To be clear, when we say repatriate we really mean distribute those earnings from a foreign subsidiary to the parent U.S. company. The money can be anywhere (to the extent it might be thought of as being somewhere). The foreign subsidiary can have it invested in a number of different ways. In Apple's case, most of it is loaned to other corporations. A big chunk of it is in U.S. Treasuries. Some of it is in MBSs or U.S. agency debt.

To answer your question though: No, Apple can't spend that money just the same regardless of whether it has been distributed to the parent U.S. company. It can't use it to build things here in the United States, it can't use it to pay employees here (i.e. employees of the parent company), it can't use it to pay dividends, it can't use it to buy back shares. One way of thinking about it is this: The parent company can't use that money, but the foreign subsidiary can.
 

melgross

macrumors 6502
Jan 23, 2004
345
209
New York City
Sorry, it's for billionaires only.
Actually, that's not true. Any American who earns income abroad is subject to this tax when bringing their income home. It's the difference in the taxes they pay locally, wherever they are, and the higher US tax. If there is a change in that law, and Trump wants to have it done, and Congress agrees, it could affect every American working, and being paid, out of the country.
 

RogerWilco

macrumors 6502a
Jul 29, 2011
755
1,244
Actually, that's not true. Any American who earns income abroad is subject to this tax when bringing their income home. It's the difference in the taxes they pay locally, wherever they are, and the higher US tax. If there is a change in that law, and Trump wants to have it done, and Congress agrees, it could affect every American working, and being paid, out of the country.
Perhaps so, but the machinations used by Apple (and other large multinationals) to move and shelter their profits are not available to "any American". The IRS is going to great lengths to monitor and penalize individuals who try and evade taxes through offshore accounts.
 

shareef777

Suspended
Jul 26, 2005
2,445
3,272
Chicago, IL
Actually, that's not true. Any American who earns income abroad is subject to this tax when bringing their income home. It's the difference in the taxes they pay locally, wherever they are, and the higher US tax. If there is a change in that law, and Trump wants to have it done, and Congress agrees, it could affect every American working, and being paid, out of the country.
If you believe that, then I've got a wall to sell you!
 

Return Zero

macrumors 6502a
Oct 2, 2013
818
1,962
Kentucky
The tax holiday shouldn't give them a lower rate than regular Americans have to pay on overseas income.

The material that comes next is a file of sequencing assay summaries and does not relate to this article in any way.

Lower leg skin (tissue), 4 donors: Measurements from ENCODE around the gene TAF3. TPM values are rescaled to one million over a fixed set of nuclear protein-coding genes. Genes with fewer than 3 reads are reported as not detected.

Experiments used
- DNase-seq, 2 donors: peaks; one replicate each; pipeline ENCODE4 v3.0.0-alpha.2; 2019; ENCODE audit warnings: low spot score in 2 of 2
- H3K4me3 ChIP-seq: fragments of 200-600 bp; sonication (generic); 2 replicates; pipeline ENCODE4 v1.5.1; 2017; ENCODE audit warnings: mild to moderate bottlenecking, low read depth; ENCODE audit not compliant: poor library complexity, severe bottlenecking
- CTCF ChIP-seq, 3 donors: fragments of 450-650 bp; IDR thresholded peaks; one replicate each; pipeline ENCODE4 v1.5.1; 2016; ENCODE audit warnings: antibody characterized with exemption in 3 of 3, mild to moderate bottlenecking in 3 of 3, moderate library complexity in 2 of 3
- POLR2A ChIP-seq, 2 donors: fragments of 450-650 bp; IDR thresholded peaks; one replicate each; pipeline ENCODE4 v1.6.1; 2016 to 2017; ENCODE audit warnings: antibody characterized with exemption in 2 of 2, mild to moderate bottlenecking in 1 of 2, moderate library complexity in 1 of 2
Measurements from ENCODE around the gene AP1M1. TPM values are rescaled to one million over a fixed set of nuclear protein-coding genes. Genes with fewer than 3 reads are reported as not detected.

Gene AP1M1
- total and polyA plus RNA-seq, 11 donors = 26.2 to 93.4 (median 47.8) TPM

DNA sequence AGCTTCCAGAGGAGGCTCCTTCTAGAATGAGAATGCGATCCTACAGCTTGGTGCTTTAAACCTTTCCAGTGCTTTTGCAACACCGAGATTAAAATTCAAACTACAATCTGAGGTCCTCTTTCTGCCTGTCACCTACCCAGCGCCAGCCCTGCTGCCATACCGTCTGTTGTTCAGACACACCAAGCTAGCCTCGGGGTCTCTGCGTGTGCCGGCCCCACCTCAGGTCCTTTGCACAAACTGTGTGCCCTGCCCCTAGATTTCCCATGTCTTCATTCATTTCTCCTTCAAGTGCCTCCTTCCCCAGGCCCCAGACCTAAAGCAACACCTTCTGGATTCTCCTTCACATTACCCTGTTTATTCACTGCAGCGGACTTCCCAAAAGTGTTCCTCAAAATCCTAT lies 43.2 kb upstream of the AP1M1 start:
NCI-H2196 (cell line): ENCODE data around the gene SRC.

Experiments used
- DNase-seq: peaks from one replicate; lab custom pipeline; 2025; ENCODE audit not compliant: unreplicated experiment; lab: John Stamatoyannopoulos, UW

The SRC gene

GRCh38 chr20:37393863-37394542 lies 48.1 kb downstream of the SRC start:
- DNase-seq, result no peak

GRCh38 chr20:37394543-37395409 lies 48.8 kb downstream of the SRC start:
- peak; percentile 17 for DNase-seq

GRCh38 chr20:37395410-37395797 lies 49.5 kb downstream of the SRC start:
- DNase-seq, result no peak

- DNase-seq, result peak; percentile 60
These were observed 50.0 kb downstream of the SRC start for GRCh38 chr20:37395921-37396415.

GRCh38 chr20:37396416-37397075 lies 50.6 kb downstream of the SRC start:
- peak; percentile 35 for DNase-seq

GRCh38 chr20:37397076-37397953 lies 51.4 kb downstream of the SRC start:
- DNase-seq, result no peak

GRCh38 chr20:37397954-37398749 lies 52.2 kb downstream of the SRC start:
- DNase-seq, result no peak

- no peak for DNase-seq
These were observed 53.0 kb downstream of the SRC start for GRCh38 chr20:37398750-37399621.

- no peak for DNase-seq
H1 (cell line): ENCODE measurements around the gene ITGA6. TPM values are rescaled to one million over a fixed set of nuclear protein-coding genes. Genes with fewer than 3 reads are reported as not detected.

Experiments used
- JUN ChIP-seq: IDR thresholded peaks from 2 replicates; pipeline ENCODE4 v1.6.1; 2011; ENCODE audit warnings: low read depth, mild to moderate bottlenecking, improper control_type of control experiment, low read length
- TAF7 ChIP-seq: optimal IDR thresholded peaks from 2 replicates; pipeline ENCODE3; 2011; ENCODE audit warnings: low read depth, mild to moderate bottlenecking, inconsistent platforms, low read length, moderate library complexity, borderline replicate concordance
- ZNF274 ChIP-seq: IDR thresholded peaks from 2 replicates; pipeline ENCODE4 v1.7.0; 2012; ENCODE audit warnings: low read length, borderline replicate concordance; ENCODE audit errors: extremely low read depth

Agreed in general, but in this case it's money that wouldn't otherwise be repatriated (necessarily). It isn't hurting Apple too much to keep it there, so without a tax holiday or some other incentive, the potential tax revenue from it is as good as gone.
 
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Zorn

macrumors 65816
Feb 14, 2006
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To be clear, when we say repatriate we really mean distribute those earnings from a foreign subsidiary to the parent U.S. company. The money can be anywhere (to the extent it might be thought of as being somewhere). The foreign subsidiary can have it invested in a number of different ways. In Apple's case, most of it is loaned to other corporations. A big chunk of it is in U.S. Treasuries. Some of it is in MBSs or U.S. agency debt.

To answer your question though: No, Apple can't spend that money just the same regardless of whether it has been distributed to the parent U.S. company. It can't use it to build things here in the United States, it can't use it to pay employees here (i.e. employees of the parent company), it can't use it to pay dividends, it can't use it to buy back shares. One way of thinking about it is this: The parent company can't use that money, but the foreign subsidiary can.
Isn't that really just semantics, though? Okay, Apple Inc. can't use the money to build a building in the U.S., but couldn't Apple Ireland, Inc. (which is the same company) just write the check to cover that expense?
 

neuropsychguy

macrumors 65816
Sep 29, 2008
1,322
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Where do I sign up for this tax holiday when it's available ...
You can make a lot of money overseas, pay taxes to those countries, and then keep your money over there because you don't want to be double-taxed. If you fall into that boat, you might just qualify.
 
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gnipgnop

macrumors 65816
Feb 18, 2009
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At current rates it's basically free money.
This is what these kinds of articles always fail to mention: large corporations like Apple are basically being paid by the government to borrow money due to the current rock bottom interest rates. That's why it's so cynical for companies to complain about the repatriation taxes. They're already getting an unbelievable deal from the government in the form of bond rates vs. interest rates. Giveaways on top of giveaways...